I’m not a tinfoil hat kind of guy, but if I were, I’d be freaking out about how we start talking about arming teachers and suddenly there are teachers discharging weapons in class. Luckily, I’m not. I also understand that these incidents are happening in states where teachers aren’t permitted to carry on school property as a general rule, such as the teacher in Georgia recently.
More recently, however, a teacher in California discharged a weapon in class. The bullet supposedly fragmented and one fragment hit a student.
A teacher at a California high school who accidentally fired his gun during a class, reportedly injuring three students, was not authorized to have a gun at school, officials said.
Dennis Alexander, a teacher at Seaside High School and reserve officer with the Sand City Police Department, was teaching an “Administration of Justice” class Tuesday when he reportedly pointed his firearm at the ceiling during a lesson and accidentally shot it.
Police told The Associated Press that Alexander had pointed his gun at the ceiling to make sure it was not loaded when the weapon discharged.
The Monterey Peninsula Unified School District said that Alexander was not authorized to have a firearm at the school because he’s not a school resource officer. Authorities were investigating why Alexander had the gun and if officials were aware he intended to bring it to school.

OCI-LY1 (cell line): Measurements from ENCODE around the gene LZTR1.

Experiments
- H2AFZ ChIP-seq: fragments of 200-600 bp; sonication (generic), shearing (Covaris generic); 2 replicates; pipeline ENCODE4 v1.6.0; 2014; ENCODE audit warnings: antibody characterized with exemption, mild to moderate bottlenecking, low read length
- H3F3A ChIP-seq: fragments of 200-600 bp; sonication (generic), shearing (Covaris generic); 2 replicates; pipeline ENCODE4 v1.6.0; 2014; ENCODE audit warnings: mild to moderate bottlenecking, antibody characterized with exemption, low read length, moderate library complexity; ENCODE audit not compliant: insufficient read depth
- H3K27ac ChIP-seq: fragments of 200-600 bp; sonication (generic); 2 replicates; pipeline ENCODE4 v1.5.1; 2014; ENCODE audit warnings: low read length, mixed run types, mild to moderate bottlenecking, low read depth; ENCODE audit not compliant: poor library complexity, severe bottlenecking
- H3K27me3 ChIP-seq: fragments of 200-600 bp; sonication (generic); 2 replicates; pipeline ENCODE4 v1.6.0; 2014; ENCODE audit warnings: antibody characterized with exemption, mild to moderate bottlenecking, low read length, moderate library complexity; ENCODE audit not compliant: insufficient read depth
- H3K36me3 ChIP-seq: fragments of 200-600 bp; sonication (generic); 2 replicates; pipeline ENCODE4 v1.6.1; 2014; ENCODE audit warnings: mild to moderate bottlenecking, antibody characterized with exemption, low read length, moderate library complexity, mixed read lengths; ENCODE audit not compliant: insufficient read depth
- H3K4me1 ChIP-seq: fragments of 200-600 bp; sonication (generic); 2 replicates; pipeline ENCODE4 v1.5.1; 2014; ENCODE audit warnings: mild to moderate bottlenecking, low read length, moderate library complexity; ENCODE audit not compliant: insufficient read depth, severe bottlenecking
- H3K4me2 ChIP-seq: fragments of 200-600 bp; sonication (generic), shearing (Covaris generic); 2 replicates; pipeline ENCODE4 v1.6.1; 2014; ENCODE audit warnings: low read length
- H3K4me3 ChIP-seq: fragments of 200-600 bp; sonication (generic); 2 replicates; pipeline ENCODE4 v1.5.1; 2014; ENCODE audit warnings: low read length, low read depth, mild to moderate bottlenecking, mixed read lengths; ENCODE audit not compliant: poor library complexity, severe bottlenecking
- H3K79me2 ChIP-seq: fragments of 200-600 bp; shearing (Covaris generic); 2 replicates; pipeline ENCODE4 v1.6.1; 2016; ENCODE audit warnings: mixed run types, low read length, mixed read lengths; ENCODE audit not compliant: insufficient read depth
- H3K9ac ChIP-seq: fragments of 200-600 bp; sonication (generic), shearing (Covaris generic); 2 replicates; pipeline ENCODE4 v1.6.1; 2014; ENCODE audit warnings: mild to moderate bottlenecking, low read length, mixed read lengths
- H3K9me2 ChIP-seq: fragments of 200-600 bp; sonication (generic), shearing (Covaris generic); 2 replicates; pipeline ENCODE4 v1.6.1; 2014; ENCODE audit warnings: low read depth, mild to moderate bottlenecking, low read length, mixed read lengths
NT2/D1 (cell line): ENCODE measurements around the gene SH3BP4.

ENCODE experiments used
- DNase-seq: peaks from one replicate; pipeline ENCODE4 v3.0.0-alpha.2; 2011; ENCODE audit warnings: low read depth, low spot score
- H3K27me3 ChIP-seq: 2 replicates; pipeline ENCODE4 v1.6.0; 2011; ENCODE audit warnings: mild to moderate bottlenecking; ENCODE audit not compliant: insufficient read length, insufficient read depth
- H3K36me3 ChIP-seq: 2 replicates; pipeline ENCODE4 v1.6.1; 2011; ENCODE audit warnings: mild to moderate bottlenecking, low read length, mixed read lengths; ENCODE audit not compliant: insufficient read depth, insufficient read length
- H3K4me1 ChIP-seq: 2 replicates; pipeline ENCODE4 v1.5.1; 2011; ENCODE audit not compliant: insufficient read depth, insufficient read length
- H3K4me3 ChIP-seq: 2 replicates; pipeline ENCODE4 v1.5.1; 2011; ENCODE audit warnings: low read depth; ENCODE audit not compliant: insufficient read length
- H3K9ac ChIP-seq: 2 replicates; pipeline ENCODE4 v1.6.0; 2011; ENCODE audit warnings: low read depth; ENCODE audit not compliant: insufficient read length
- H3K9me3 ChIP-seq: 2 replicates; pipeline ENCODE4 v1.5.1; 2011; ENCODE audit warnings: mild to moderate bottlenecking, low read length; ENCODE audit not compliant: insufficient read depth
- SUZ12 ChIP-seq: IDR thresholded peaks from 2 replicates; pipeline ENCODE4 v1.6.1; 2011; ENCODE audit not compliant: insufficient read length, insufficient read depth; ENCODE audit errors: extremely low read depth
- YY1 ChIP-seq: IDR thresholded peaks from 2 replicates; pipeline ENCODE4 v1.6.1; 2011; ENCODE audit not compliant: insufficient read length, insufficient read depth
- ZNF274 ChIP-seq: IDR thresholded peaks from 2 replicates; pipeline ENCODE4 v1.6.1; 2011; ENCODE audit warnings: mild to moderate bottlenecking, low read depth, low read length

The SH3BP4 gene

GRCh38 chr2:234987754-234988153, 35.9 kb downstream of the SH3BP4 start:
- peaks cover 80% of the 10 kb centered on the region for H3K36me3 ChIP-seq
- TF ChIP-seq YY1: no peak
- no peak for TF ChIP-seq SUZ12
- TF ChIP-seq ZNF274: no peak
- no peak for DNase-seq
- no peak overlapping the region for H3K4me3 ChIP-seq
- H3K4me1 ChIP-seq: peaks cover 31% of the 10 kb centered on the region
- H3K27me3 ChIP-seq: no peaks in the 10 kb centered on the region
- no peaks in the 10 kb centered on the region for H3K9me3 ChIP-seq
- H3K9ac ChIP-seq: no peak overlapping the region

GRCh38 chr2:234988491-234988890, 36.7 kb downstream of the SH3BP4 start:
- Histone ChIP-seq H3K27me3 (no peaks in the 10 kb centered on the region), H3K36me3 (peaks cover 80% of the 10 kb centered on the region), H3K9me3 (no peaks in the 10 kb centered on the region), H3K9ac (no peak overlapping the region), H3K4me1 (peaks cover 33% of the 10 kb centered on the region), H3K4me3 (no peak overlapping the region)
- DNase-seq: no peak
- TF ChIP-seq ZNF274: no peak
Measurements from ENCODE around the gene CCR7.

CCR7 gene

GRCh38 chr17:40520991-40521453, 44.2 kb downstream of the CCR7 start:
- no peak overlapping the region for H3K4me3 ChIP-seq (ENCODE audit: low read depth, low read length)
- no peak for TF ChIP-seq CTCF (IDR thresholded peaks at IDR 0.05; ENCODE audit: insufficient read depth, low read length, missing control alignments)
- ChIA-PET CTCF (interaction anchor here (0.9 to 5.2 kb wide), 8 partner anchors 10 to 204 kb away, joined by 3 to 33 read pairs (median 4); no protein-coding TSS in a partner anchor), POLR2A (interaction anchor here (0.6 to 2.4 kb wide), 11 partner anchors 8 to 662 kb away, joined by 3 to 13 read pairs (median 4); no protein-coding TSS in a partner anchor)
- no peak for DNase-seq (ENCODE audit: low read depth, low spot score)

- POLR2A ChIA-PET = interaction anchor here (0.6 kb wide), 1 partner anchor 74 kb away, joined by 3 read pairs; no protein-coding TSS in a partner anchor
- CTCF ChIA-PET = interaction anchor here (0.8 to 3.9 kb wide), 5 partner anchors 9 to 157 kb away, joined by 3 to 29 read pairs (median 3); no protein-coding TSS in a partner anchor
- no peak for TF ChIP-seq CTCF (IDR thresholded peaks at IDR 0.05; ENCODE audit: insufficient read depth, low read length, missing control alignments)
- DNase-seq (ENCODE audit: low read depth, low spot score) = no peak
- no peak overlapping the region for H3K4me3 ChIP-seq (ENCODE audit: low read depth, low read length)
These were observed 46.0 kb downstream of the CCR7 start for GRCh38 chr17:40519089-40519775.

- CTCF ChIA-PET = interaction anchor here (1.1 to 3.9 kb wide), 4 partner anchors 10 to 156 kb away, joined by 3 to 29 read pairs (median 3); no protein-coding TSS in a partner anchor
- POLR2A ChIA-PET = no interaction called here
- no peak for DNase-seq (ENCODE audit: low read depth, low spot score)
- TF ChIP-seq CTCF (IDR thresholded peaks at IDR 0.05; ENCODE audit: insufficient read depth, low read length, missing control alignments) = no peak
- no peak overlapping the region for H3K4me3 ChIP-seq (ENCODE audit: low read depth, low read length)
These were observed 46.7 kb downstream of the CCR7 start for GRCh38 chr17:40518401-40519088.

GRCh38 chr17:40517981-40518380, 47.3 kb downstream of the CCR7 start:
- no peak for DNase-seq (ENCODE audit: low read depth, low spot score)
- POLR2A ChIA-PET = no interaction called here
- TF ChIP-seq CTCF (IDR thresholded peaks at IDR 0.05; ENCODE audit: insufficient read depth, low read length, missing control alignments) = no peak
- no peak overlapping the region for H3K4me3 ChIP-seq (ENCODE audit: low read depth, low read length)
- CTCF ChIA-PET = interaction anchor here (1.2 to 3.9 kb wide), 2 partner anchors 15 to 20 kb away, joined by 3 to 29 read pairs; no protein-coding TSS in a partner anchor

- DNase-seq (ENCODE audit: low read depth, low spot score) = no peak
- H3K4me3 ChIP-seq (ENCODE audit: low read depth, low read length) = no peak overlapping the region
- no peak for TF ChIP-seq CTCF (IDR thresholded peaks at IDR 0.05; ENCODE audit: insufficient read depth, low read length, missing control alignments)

The school district told Fox News in a statement that an immediate investigation “determined that there was no immediate threat to students or staff,” however one student’s mother told the AP that her son suffered moderate injuries.
Look at that second paragraph, where I’ve bolded three little words.
That’s right. The teacher in question is a reserve police officer. The people having conniptions over the idea of teachers carrying guns generally have no issue with armed police officers, yet here we have someone who is a police officer pulling a stunt like this.
While the school district said Alexander wasn’t authorized to have a firearm at the school, that was a matter of policy, not law. Even under California’s strict gun laws, police officers are expressly permitted to carry a firearm in California schools.
Yet the media glosses this over. They continue to refer to him simply as a teacher. In fairness, that was his primary function. However, he was also a police officer, the group of people who are supposedly immune to this kind of thing.
So what’s the takeaway?
For one, an isolated incident like what supposedly happened in Georgia shouldn’t be taken as proof teachers can’t be trusted with firearms. We have years and years of evidence that this doesn’t happen regularly from states like Utah, Texas, and Oklahoma, among others where firearms might be carried and no one really knows about it. We don’t hear about teachers having negligent discharges in these areas. We don’t hear about teachers gunning down problem students either.
But you know what else we tend not to hear about from these places? Mass shootings.
Just food for thought.